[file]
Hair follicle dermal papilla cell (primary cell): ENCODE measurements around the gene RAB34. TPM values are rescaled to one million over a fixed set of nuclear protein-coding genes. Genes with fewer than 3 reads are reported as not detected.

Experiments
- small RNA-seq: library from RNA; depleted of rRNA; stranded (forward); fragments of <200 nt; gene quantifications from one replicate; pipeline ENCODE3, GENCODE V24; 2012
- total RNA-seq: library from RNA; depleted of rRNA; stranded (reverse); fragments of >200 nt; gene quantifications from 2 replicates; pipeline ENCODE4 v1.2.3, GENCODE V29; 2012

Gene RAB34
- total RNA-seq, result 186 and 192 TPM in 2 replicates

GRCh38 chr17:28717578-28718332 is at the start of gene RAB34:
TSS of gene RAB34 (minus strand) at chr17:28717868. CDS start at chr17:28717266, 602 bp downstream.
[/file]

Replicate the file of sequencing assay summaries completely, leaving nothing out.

Hair follicle dermal papilla cell (primary cell): ENCODE measurements around the gene RAB34. TPM values are rescaled to one million over a fixed set of nuclear protein-coding genes. Genes with fewer than 3 reads are reported as not detected.

Experiments
- small RNA-seq: library from RNA; depleted of rRNA; stranded (forward); fragments of <200 nt; gene quantifications from one replicate; pipeline ENCODE3, GENCODE V24; 2012
- total RNA-seq: library from RNA; depleted of rRNA; stranded (reverse); fragments of >200 nt; gene quantifications from 2 replicates; pipeline ENCODE4 v1.2.3, GENCODE V29; 2012

Gene RAB34
- total RNA-seq, result 186 and 192 TPM in 2 replicates

GRCh38 chr17:28717578-28718332 is at the start of gene RAB34:
TSS of gene RAB34 (minus strand) at chr17:28717868. CDS start at chr17:28717266, 602 bp downstream.